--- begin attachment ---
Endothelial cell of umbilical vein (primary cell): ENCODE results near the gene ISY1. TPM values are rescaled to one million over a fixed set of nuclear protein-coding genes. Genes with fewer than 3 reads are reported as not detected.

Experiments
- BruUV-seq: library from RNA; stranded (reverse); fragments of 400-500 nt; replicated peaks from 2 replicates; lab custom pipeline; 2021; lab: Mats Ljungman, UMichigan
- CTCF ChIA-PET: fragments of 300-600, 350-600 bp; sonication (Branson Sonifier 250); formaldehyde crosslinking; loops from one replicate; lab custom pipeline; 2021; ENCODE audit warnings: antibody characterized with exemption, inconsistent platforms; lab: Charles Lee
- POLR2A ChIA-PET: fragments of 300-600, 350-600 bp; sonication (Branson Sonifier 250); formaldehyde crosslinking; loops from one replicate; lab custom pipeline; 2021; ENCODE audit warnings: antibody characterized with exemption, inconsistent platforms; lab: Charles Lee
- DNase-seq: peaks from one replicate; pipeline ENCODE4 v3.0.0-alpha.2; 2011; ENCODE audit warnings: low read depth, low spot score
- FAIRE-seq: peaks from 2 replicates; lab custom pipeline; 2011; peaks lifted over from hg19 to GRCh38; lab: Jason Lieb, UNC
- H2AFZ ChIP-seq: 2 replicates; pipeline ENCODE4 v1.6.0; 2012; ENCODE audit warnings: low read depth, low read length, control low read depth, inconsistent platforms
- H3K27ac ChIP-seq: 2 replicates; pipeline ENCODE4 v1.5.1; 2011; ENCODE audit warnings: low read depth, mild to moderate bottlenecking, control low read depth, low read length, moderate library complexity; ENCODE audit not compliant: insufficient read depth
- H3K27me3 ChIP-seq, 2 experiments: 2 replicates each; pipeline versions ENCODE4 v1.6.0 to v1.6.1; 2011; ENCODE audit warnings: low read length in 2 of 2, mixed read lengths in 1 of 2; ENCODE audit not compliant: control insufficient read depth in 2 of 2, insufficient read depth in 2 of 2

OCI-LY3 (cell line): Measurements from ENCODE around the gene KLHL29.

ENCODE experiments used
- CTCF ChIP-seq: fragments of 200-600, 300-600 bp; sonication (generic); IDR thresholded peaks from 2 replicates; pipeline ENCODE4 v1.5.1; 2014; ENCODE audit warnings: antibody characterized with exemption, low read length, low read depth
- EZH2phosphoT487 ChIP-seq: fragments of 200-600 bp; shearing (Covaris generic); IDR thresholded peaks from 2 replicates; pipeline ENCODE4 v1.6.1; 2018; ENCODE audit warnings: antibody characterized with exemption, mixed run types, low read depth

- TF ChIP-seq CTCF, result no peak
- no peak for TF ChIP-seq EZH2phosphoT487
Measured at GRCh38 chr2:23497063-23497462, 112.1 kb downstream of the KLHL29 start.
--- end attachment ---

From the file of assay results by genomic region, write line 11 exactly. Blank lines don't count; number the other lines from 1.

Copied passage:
OCI-LY3 (cell line): Measurements from ENCODE around the gene KLHL29.